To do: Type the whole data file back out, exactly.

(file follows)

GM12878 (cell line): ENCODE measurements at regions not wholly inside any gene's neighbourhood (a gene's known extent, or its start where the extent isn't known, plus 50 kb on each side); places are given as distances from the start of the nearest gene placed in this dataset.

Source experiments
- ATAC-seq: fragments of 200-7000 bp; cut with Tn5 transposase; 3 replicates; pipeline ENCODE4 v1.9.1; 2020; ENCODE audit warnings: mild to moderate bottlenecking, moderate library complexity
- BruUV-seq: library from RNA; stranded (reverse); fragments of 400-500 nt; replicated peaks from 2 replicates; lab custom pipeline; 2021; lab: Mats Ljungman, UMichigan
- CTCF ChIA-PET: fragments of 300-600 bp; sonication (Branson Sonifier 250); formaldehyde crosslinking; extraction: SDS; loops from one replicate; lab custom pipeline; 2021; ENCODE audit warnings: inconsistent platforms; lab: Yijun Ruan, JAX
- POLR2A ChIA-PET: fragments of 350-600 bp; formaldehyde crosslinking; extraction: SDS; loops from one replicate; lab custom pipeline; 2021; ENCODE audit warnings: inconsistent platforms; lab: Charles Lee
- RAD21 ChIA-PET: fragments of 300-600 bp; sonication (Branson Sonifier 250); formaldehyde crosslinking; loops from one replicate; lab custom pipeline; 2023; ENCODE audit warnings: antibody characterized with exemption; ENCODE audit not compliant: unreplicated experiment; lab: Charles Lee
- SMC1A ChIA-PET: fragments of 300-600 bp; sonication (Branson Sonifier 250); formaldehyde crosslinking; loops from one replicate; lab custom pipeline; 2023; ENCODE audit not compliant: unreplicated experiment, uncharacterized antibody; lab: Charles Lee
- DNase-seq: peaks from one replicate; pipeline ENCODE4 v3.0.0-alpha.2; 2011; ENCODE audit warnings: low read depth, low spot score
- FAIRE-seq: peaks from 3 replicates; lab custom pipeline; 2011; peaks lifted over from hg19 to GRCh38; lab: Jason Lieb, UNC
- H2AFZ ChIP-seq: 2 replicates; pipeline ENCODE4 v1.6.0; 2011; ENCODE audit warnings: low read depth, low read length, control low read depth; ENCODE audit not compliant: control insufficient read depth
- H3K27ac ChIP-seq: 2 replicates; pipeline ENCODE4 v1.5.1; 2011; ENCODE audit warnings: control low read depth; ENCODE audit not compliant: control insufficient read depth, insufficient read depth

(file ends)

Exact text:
GM12878 (cell line): ENCODE measurements at regions not wholly inside any gene's neighbourhood (a gene's known extent, or its start where the extent isn't known, plus 50 kb on each side); places are given as distances from the start of the nearest gene placed in this dataset.

Source experiments
- ATAC-seq: fragments of 200-7000 bp; cut with Tn5 transposase; 3 replicates; pipeline ENCODE4 v1.9.1; 2020; ENCODE audit warnings: mild to moderate bottlenecking, moderate library complexity
- BruUV-seq: library from RNA; stranded (reverse); fragments of 400-500 nt; replicated peaks from 2 replicates; lab custom pipeline; 2021; lab: Mats Ljungman, UMichigan
- CTCF ChIA-PET: fragments of 300-600 bp; sonication (Branson Sonifier 250); formaldehyde crosslinking; extraction: SDS; loops from one replicate; lab custom pipeline; 2021; ENCODE audit warnings: inconsistent platforms; lab: Yijun Ruan, JAX
- POLR2A ChIA-PET: fragments of 350-600 bp; formaldehyde crosslinking; extraction: SDS; loops from one replicate; lab custom pipeline; 2021; ENCODE audit warnings: inconsistent platforms; lab: Charles Lee
- RAD21 ChIA-PET: fragments of 300-600 bp; sonication (Branson Sonifier 250); formaldehyde crosslinking; loops from one replicate; lab custom pipeline; 2023; ENCODE audit warnings: antibody characterized with exemption; ENCODE audit not compliant: unreplicated experiment; lab: Charles Lee
- SMC1A ChIA-PET: fragments of 300-600 bp; sonication (Branson Sonifier 250); formaldehyde crosslinking; loops from one replicate; lab custom pipeline; 2023; ENCODE audit not compliant: unreplicated experiment, uncharacterized antibody; lab: Charles Lee
- DNase-seq: peaks from one replicate; pipeline ENCODE4 v3.0.0-alpha.2; 2011; ENCODE audit warnings: low read depth, low spot score
- FAIRE-seq: peaks from 3 replicates; lab custom pipeline; 2011; peaks lifted over from hg19 to GRCh38; lab: Jason Lieb, UNC
- H2AFZ ChIP-seq: 2 replicates; pipeline ENCODE4 v1.6.0; 2011; ENCODE audit warnings: low read depth, low read length, control low read depth; ENCODE audit not compliant: control insufficient read depth
- H3K27ac ChIP-seq: 2 replicates; pipeline ENCODE4 v1.5.1; 2011; ENCODE audit warnings: control low read depth; ENCODE audit not compliant: control insufficient read depth, insufficient read depth